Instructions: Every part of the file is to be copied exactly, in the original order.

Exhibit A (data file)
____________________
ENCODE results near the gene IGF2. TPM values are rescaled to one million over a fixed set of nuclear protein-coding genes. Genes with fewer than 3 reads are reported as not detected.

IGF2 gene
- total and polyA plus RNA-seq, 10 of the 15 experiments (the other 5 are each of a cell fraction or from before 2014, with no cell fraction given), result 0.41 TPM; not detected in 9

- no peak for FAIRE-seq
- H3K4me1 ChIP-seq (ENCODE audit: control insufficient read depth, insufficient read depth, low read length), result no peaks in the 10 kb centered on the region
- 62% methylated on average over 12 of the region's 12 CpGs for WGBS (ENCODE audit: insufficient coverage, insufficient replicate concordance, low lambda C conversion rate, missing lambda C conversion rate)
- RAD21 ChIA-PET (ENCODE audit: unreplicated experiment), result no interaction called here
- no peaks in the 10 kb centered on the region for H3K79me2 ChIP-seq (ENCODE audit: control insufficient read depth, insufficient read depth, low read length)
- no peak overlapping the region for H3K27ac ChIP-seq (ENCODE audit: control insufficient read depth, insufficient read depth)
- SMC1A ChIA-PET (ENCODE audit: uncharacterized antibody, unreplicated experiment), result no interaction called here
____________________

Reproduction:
ENCODE results near the gene IGF2. TPM values are rescaled to one million over a fixed set of nuclear protein-coding genes. Genes with fewer than 3 reads are reported as not detected.

IGF2 gene
- total and polyA plus RNA-seq, 10 of the 15 experiments (the other 5 are each of a cell fraction or from before 2014, with no cell fraction given), result 0.41 TPM; not detected in 9

- no peak for FAIRE-seq
- H3K4me1 ChIP-seq (ENCODE audit: control insufficient read depth, insufficient read depth, low read length), result no peaks in the 10 kb centered on the region
- 62% methylated on average over 12 of the region's 12 CpGs for WGBS (ENCODE audit: insufficient coverage, insufficient replicate concordance, low lambda C conversion rate, missing lambda C conversion rate)
- RAD21 ChIA-PET (ENCODE audit: unreplicated experiment), result no interaction called here
- no peaks in the 10 kb centered on the region for H3K79me2 ChIP-seq (ENCODE audit: control insufficient read depth, insufficient read depth, low read length)
- no peak overlapping the region for H3K27ac ChIP-seq (ENCODE audit: control insufficient read depth, insufficient read depth)
- SMC1A ChIA-PET (ENCODE audit: uncharacterized antibody, unreplicated experiment), result no interaction called here